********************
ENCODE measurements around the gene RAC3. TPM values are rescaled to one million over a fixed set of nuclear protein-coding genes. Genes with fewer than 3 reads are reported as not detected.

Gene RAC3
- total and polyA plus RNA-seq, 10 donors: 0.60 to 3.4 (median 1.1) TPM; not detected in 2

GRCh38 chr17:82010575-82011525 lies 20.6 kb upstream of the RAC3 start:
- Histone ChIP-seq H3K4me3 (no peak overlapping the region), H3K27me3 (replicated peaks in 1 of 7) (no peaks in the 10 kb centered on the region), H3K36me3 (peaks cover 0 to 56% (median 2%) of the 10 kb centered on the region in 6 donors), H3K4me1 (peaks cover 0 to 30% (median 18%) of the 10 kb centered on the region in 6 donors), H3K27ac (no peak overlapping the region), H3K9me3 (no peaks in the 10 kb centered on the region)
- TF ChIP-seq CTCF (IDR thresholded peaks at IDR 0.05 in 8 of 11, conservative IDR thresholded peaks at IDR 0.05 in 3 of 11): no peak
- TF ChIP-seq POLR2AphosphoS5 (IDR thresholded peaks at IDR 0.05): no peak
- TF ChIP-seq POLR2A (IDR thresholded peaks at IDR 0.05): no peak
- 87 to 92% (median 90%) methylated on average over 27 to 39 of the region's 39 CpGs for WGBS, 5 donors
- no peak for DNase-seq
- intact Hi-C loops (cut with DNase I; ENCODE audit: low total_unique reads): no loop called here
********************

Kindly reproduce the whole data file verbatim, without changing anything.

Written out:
ENCODE measurements around the gene RAC3. TPM values are rescaled to one million over a fixed set of nuclear protein-coding genes. Genes with fewer than 3 reads are reported as not detected.

Gene RAC3
- total and polyA plus RNA-seq, 10 donors: 0.60 to 3.4 (median 1.1) TPM; not detected in 2

GRCh38 chr17:82010575-82011525 lies 20.6 kb upstream of the RAC3 start:
- Histone ChIP-seq H3K4me3 (no peak overlapping the region), H3K27me3 (replicated peaks in 1 of 7) (no peaks in the 10 kb centered on the region), H3K36me3 (peaks cover 0 to 56% (median 2%) of the 10 kb centered on the region in 6 donors), H3K4me1 (peaks cover 0 to 30% (median 18%) of the 10 kb centered on the region in 6 donors), H3K27ac (no peak overlapping the region), H3K9me3 (no peaks in the 10 kb centered on the region)
- TF ChIP-seq CTCF (IDR thresholded peaks at IDR 0.05 in 8 of 11, conservative IDR thresholded peaks at IDR 0.05 in 3 of 11): no peak
- TF ChIP-seq POLR2AphosphoS5 (IDR thresholded peaks at IDR 0.05): no peak
- TF ChIP-seq POLR2A (IDR thresholded peaks at IDR 0.05): no peak
- 87 to 92% (median 90%) methylated on average over 27 to 39 of the region's 39 CpGs for WGBS, 5 donors
- no peak for DNase-seq
- intact Hi-C loops (cut with DNase I; ENCODE audit: low total_unique reads): no loop called here